Sun 27 Jan 2008
PORT OF NEW YORK. Samba Films, 1949. Scott Brady, Robert Rober, K. T. Stevens, Yul Brynner, Arthur Blake, Lynne Carter; narrated by Chet Huntley. Director: László Benedek.
Filmed as a semi-documentary on behalf of US Customs and the Treasury Department, with narration throughout by (uncredited) Chet Huntley, there’s enough solid drama stuck in between the various drop-in chunks of stock footage — suitable for PTA meetings and 4H clubs, not that there’s anything wrong with that — to make this a rather respectable (and enjoyable) crime thriller.
Unlike the film Dangerous Lady, which I reviewed here not so very long ago, Port of New York takes its crime seriously. When a load of dangerous narcotics is smuggled into New York City from the sea, an entire contingent of federal men are summoned to work on the case, led by Jimmy Flannery (Richard Rober) as a treasury agent, assisted by “Mickey” Waters (Scott Brady) on customs detail. (Unless of course I have their job assignments switched around. In the context of the movie, it didn’t seem to matter.)
Their roles pale in comparison with that of the villain of the piece, though, a suave but nasty piece of work named Paul Vicola (Yul Brynner, in his film debut, and with hair, as I think every retro-reviewer of this movie is going to say, so why shouldn’t I?). When his girl friend Toni Cardell (lovely brunette K. T. Stevens) discovers that murder is involved, she begins to have second thoughts.
Her fate is sealed from that point on. It will not take much experience as a crime movie buff to know exactly what I mean: Says Yul Brynner’s character: “You are most ungrateful, Toni.” [See Footnote.]
Arthur Blake’s role is small but hardly insignificant. As a weak, somewhat effeminate nightclub entertainer named Dolly Carney (specializing in imitations of Charles Laughton) who is nabbed as go-between in the dope-peddling business, he’s caught between the cops and big guys and with no way out.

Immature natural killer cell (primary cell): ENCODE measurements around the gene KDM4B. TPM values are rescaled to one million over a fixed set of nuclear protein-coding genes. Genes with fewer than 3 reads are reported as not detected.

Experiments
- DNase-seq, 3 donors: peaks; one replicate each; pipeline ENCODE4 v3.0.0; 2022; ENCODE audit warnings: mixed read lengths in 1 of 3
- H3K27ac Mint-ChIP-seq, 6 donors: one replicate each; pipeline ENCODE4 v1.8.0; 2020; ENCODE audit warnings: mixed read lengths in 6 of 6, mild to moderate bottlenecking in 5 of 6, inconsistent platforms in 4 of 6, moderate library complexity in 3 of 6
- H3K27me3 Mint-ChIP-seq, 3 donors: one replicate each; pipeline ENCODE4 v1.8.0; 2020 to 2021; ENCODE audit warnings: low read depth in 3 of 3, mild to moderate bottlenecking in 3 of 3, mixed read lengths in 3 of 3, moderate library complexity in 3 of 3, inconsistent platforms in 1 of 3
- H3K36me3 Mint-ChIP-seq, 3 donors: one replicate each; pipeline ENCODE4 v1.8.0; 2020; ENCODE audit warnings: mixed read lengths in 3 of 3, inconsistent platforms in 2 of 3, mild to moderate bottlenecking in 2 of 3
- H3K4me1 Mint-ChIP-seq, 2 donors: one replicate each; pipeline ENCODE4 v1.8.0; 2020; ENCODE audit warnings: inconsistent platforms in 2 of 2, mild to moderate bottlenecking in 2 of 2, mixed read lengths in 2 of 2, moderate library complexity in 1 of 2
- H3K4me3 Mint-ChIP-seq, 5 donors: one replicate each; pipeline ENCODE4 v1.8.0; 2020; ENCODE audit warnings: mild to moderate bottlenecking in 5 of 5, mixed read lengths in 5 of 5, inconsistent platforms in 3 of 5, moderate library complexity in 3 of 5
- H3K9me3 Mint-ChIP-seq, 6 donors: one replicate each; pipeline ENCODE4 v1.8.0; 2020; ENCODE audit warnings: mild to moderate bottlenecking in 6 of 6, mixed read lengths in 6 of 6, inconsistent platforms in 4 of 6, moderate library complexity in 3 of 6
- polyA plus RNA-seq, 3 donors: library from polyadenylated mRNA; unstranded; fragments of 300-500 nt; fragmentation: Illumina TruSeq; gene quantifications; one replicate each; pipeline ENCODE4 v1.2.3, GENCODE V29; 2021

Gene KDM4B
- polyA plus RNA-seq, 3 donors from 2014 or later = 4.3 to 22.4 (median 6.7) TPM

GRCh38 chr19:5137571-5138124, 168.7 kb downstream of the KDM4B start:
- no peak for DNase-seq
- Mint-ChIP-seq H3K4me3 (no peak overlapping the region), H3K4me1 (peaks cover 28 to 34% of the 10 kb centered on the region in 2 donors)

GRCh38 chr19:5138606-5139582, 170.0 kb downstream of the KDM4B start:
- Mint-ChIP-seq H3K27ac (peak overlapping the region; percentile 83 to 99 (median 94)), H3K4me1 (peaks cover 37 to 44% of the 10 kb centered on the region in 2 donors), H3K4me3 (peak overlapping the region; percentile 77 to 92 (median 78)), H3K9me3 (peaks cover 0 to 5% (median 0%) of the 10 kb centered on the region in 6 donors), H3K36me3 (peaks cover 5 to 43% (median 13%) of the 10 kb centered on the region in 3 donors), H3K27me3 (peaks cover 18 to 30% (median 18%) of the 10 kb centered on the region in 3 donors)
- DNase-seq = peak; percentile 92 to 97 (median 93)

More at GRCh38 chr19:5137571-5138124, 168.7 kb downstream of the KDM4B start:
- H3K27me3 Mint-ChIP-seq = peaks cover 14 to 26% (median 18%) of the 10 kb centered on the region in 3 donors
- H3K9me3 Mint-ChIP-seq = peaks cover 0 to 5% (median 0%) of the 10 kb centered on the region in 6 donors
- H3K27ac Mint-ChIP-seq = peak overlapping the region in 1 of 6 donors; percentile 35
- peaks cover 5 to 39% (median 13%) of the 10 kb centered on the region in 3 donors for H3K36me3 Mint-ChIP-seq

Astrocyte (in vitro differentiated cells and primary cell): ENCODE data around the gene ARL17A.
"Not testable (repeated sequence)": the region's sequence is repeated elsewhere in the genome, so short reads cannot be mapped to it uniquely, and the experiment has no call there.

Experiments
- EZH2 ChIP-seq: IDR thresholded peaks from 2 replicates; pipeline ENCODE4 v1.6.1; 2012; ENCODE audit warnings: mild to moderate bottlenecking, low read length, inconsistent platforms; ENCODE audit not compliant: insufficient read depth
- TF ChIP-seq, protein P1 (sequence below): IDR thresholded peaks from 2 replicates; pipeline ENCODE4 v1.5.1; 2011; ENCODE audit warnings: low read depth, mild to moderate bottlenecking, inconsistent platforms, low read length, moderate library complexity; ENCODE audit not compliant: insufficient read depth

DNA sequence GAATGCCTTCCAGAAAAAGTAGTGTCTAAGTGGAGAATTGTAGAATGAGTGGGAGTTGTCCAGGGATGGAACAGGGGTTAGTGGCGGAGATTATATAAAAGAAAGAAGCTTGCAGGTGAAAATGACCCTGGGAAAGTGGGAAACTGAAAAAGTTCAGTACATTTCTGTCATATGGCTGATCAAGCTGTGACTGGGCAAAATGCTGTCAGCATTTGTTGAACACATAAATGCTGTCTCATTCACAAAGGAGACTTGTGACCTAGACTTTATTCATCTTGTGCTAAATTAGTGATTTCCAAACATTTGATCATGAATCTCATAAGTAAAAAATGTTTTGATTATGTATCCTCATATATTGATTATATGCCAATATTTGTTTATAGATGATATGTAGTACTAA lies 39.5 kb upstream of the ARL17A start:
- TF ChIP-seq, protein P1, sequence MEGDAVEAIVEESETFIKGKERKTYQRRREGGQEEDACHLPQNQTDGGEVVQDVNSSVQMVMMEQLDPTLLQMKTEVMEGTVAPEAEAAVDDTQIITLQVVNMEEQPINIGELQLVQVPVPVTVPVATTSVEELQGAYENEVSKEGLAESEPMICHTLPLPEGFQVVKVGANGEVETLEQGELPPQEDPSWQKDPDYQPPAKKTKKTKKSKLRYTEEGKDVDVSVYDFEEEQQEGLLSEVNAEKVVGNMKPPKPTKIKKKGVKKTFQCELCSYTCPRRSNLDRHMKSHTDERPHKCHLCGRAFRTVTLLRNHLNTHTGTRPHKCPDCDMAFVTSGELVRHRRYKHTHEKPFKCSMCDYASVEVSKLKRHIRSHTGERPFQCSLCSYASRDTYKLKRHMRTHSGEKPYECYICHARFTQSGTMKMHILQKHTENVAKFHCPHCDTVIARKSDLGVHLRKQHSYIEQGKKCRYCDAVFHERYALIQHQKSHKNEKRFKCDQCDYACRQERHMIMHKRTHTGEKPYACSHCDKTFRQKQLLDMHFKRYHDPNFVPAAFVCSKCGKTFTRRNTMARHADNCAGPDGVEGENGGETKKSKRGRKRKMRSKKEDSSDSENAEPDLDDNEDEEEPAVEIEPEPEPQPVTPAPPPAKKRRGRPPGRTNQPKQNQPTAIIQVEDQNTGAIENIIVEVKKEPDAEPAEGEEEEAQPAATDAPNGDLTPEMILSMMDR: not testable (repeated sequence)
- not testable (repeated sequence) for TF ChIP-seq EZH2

Some other impressions: The film was shot in Manhattan, along the port, in the harbor, and on the streets Even if filmed in only black and white, the city makes a impressive setting. Of course it is that the movie is filmed in black-and-white, with the dark contrasting shadows at night and in the interrogation room, that makes this film a noir, lessened of course by the story itself, with its naturally positive ending. (I probably shouldn’t give this away — that this movie has a happy ending, that is — and in fact, for some of the players, rest assured that it is simply just not true.)
And oh, one more thing, without trying to go political. I was wholly on the side of the federal guys, but their tactics were at times — to use a new word I just looked up — rather cringeworthy. As the single most egregious example, breaking and entering one of the bad guys’ offices at night might have helped break the case, but there was no mention of warrants, and the evidence itself was worthless.
Take my advice anyway. If you’re a fan of black-and-white crime movies with more than a touch of noir, you could a lot worse than watching this minor but still suspenseful and well-plotted example. You could do worse, without even trying.
FOOTNOTE. Thanks to a commenter on IMDB for providing the exact phrasing, which I think is pitch-perfect in every way.